Six new exhibits open at Brattleboro Museum & Art Center

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BRATTLEBORO — Six new exhibits open at the Brattleboro Museum & Art Center (BMAC) on Saturday . They include glass sculptures inspired by kids' drawings, original artwork by one of America's most beloved cartoonists, an artist's renderings of every item in his home, an immersive installation inspired by Islamic architecture, and more. An opening reception for BMAC members and the exhibiting artists will take place at 11 a.m. The exhibits open to the public at 1 p.m. They will remain on view through June 18.

Last fall BMAC invited kids in grades K-6 to create drawings and descriptions of imaginary creatures, with the promise that some of those creatures would be featured in an upcoming exhibit at the museum. "The response was incredible," said BMAC Museum Educator Linda Whelihan. "We received over 1,000 submissions, an amazing assortment of colorful and quirky beasts." BMAC then turned those submissions over to a group of professional glass artists who selected 20 creatures to be transformed into glass sculptures. The glass sculptures and all 1,000 drawings that were submitted will make up the exhibit GLASSTASTIC, on view in the museum's Center Gallery.

Quirky creatures will also inhabit the exhibit "Seriously Funny" in the museum's East Gallery. The exhibit consists of 16 original drawings and prints by longtime New Yorker cartoonist Ed Koren, best known for his iconic, fuzzy-haired, long-nosed denizens of New York's Upper West Side. Koren and curator Jeff Danziger will give a talk at BMAC on Thursday, April 20 at 7 p.m. Other events related to the exhibit include a presentation by Jeff Sturm, founder of Vermont's Center for Cartoon Studies, on the history of comics, scheduled for Thursday, March 30 at 7 p.m., and a cartooning workshop led by syndicated cartoonist Hilary Price, the creator of "Rhymes with Orange," on Friday, May 12 at 7:30 p.m.

The exhibit "Drawn Home" will fill the museum's Wolf Kahn & Emily Mason Gallery with 792 drawings, 13 prints, and 13 sculptures by Brooklyn-based artist Paul Shore. The artworks faithfully depict every item in Shore's home -- pencils, umbrellas, toothbrushes, t-shirts, and much more. Inspired by Audubon's heroic project to draw all the birds of North America, Shore spent four years creating the exhibit. "At first I thought of this as a still-life project," said Shore. "But after a short time I realized that it was more of a self-portrait project. The objects in one's home, both intentionally and randomly acquired ones, are not only things but also representations of needs and desires. This work has been an obsessive process, with a parallel in psychoanalysis: digging around in hidden places, uncovering forgotten memories, and presenting it all." Shore will give a talk about the project at BMAC on Thursday, May 18 at 7 p.m.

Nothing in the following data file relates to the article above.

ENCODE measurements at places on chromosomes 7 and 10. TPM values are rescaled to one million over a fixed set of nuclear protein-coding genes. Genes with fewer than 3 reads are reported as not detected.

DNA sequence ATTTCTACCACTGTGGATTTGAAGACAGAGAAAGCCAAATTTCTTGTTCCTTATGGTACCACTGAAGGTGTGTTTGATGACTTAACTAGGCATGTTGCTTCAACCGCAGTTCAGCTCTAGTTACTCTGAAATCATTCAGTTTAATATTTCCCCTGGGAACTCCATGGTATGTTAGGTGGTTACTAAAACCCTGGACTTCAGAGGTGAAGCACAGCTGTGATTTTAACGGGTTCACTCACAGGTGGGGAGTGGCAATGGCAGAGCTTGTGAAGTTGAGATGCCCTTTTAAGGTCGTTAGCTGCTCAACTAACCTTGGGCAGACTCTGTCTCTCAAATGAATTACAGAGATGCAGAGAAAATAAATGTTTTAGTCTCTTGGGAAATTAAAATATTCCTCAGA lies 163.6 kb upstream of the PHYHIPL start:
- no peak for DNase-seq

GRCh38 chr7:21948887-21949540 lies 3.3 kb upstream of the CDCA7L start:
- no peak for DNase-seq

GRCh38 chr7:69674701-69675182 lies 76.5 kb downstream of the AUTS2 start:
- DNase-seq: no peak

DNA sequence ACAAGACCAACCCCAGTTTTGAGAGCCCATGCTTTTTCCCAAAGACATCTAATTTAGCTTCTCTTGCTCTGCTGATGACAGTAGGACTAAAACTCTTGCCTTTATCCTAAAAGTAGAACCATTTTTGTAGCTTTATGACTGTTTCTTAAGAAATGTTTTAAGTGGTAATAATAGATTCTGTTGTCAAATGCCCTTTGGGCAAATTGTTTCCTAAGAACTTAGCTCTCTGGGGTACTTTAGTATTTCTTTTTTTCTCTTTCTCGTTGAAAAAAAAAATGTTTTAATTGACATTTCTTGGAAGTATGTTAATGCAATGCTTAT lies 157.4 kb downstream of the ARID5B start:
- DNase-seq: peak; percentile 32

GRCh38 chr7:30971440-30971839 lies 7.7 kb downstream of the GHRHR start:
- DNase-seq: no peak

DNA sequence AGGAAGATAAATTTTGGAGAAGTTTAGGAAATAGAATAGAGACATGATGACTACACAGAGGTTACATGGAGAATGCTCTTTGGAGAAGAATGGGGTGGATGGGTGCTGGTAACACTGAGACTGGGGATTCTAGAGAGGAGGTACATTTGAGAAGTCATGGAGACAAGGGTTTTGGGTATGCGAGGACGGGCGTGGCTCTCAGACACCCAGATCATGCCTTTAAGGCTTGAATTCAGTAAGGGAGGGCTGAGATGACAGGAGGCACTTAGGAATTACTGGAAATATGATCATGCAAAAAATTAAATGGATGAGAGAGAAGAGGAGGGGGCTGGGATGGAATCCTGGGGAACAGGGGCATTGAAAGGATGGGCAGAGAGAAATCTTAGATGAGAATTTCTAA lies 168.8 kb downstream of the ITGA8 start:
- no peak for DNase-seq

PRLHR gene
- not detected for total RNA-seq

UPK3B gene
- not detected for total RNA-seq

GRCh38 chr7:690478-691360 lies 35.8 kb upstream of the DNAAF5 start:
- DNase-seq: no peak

In the museum's Mary Sommer Room, visitors will encounter LUMINOUS MUQARNA by Soo Sunny Park, an immersive, enveloping installation inspired by Islamic architecture. Park, an Associate Professor of Art at Dartmouth College, created the work for the Islamic Arts Festival in the United Arab Emirates. The installation at BMAC will mark the first time it has been shown in the United States. According to BMAC Chief Curator Mara Williams, a muqarna is an architectural feature found in traditional Islamic architecture, especially in mosques. In a statement accompanying the exhibit, Park wrote, "In my work over the last ten years I have moved toward using cast light as a sculptural material. I reconfigure boundary materials—fencing, plastic, glass, sheetrock—to expand and explore a variety of transitional spaces between inside and outside, sculpture and drawing, vision and perception, objects and their shadows." In conjunction with the exhibit, Mohammed Abdelaal, founder of Hampshire Mosque in Amherst, Mass., will present a lecture on Islamic architecture at BMAC on Thursday, May 4 at 7 p.m.

Rounding out the new exhibits are "Ghost Mesa," a series of lithographs by Claire Van Vliet, the founder of Janus Press and one of Vermont's most highly regarded printmakers, and "Appearances & Reality," a collection of intricate collages by Mary Welsh of Williamsville. "Van Vliet conveys the power and presence of giant rock formations isolated against the sky," said Chief Curator Williams. "These are bracing images—creations of aesthetic rigor and poetic wisdom." Commenting on Mary Welsh's collages, Williams said, "Through her unusual combination of images, Welsh explores ideas at once personal and cultural, breaking new ground and creating richly nuanced, unique works of art." Williams and Welsh will engage in a public conversation about Welsh's work at BMAC on Thursday, June 1 at 7 p.m.




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